Spanish and Roman Inquisitions

Spanish inquisitions

The Inquisition in the early modern period was a permanent papal judicial institution of the Roman Catholic Church that was to eradicate heresies, originally dealing with alchemy, sorcery, and witchcraft, as well as dealing with heretical groups like the Cathars and subsequently with relapsed converts or “heretics” who refused to recant.

The most well-known of the inquisitions was the Spanish Inquisition, which was established in 1478 by King Ferdinand and Queen Isabella of Castile, with the support of, and carrying the authority of, Pope Sixtus IV. Although the inquisitor-general was appointed by the pope, the Spanish Inquisition was run by the Spanish monarchy.

The first inquisitors of the Spanish Inquisition worked from Seville and were so vindictive that even Pope Sixtus IV tried to moderate them. However he was not successful as the Spanish government established grand inquisitors in Castile and placed Aragon, Valencia, and Catalonia under the power of the Spanish Inquisition.

The first grand inquisitor was the Dominican friar Tomás de Torquemada, who terrorized his victims using torture and the threat of execution to extract confessions, which resulted in as many as 5,000 people being burned to death at the stake before the practice was ended in 1834.

Torquemada’s reputation for brutality quickly became well known, and other inquisitors were appointed, with the Spanish Inquisition established in Sicily in 1517, although attempts to set it up in Naples and Milan failed. The Holy Roman Emperor Charles V introduced it into the Austrian Netherlands in 1522 to use it against Protestants there, and its use continued until 1834, operating in South America.

As well as the Protestants, Muslim and Jewish communities in Spain were singled out by the Inquisition. In the case of these communities, the Spanish Inquisition only had the role of dealing with those who claimed to have converted to Christianity but who went back to their original religious beliefs.

While many Jews and Muslims left Spain for North Africa, many Jewish converts, known as the conversos, and the Muslim converts known as Moriscos, remained in Spain, where some continued to be strong business leaders. It was not long after conversion that some reverted to following their original beliefs and they were deemed, by the Spanish Inquisition, as being relapsed converts.

A prisoner undergoing torture at the hands of the Spanish Inquisition
A prisoner undergoing torture at the hands of the Spanish Inquisition

A study of the 49,092 trials held by the Spanish Inquisition between 1560 and 1700 showed that 11,311 were of Moriscos, 5,007 of conversos, 3,499 of Lutherans, 14,319 for heresy, and 3,750 for superstitions, including witchcraft, and 3,954 were for offenses against the Inquisition itself.

Even when the Inquisition tried heretics—often using dubious evidence gained from the torture of the accused—the results were usually that the defendants were found guilty and sentenced to be burned at the stake.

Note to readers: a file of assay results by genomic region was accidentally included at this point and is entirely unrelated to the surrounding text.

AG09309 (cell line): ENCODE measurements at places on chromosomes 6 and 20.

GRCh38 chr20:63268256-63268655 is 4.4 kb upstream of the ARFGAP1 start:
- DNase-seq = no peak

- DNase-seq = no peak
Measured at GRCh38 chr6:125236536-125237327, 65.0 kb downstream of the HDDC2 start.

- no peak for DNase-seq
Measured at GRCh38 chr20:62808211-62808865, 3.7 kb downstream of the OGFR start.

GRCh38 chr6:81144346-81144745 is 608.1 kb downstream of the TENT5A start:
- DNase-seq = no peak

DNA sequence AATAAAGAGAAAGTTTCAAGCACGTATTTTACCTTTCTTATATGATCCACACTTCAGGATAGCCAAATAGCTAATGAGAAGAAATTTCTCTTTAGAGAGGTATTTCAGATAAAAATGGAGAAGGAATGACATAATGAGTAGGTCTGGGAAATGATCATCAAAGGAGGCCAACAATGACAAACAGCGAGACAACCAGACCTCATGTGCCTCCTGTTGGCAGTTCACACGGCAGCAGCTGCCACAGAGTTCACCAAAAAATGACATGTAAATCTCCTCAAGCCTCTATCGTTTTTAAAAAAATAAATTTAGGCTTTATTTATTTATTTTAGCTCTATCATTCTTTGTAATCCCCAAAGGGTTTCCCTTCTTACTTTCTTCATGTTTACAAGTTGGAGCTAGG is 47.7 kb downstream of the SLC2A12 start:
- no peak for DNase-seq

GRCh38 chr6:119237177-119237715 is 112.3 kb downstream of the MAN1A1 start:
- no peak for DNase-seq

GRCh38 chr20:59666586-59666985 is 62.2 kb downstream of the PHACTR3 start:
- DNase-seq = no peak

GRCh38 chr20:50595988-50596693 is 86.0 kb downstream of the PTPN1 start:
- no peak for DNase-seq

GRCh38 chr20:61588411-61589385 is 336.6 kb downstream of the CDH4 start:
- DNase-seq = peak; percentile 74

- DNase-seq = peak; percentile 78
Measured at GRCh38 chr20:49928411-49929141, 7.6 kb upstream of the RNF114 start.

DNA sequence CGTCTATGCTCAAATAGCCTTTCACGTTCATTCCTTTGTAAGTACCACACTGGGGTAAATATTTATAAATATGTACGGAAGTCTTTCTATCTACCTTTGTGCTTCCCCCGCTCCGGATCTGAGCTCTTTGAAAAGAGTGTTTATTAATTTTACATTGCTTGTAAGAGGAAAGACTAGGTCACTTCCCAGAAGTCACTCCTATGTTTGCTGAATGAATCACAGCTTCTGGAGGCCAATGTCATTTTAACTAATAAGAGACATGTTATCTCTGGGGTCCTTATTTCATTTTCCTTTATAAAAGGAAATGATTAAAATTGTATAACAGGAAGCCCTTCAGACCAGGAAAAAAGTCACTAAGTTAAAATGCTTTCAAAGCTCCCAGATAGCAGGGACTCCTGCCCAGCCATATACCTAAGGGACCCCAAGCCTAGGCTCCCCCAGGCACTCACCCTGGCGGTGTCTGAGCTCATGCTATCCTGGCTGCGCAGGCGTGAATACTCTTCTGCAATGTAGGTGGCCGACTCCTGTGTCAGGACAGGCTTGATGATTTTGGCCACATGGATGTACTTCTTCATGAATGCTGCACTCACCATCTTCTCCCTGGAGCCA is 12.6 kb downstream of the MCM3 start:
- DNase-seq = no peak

The burning was done not only to purge the sin, but also to serve as a warning of the flames of hell. Occasionally if people recanted and accepted the church teachings, they would be freed. More often they were strangled and spared the punishment of being burned alive. These trials and executions were know as autos-de-fe.

As well as persecuting heretics and suspected heretics, the Spanish Inquisition drew up lists of banned books, which were also burned. Its role served to create a united political unit in Spain, weaken opposition to the Spanish monarchy, and to strengthen the Catholic orthodoxy against the Protestants.

Pope Sixtus IV accused the rulers of Spain of profiting from the Inquisition as people found guilty of heresy had their property confiscated by the state. The Spanish Inquisition survived until it was banned by Napoleon in 1808, and by royal edict in 1834.

The Roman Inquisition was established in 1542 and staffed by cardinals and other papal officials with the role of defending the integrity of the Roman Catholic faith. This involved arraigning people on charges of heresy, sorcery, blasphemy, and witchcraft. With trials presided over by a cardinal, it had jurisdiction on the Italian peninsula and on other parts of Europe under papal rule, such as Avignon.

It was this group that tried the astronomer Galileo Galilei in 1633, when he faced the Inquisition on the suspicion of heresy, following the publication of his ideas about the Earth’s moving around the Sun. Although Galileo escaped with his life, another astronomer, Giordano Bruno, was not so lucky and was burned at the stake for heresy. Bruno is now often considered the first martyr for science.

Generally the Roman Inquisition was not as fierce as its counterpart in Spain, except during the rule of Pope Paul IV (1555–59) and Pope Pius V (1566–72), the latter having been a grand inquisitor himself. It was Paul IV who declared at the start of his short reign that he felt that matters of doctrine were far more important than all other matters facing the papacy.

Indeed Paul IV personally oversaw much of the persecution himself. The persecution of the Protestants in Italy meant that they were eliminated as threats to the states in late Renaissance Italy. The Inquisition continued its activities well into the 19th century but has long since ceased to be a force in Italy or elsewhere.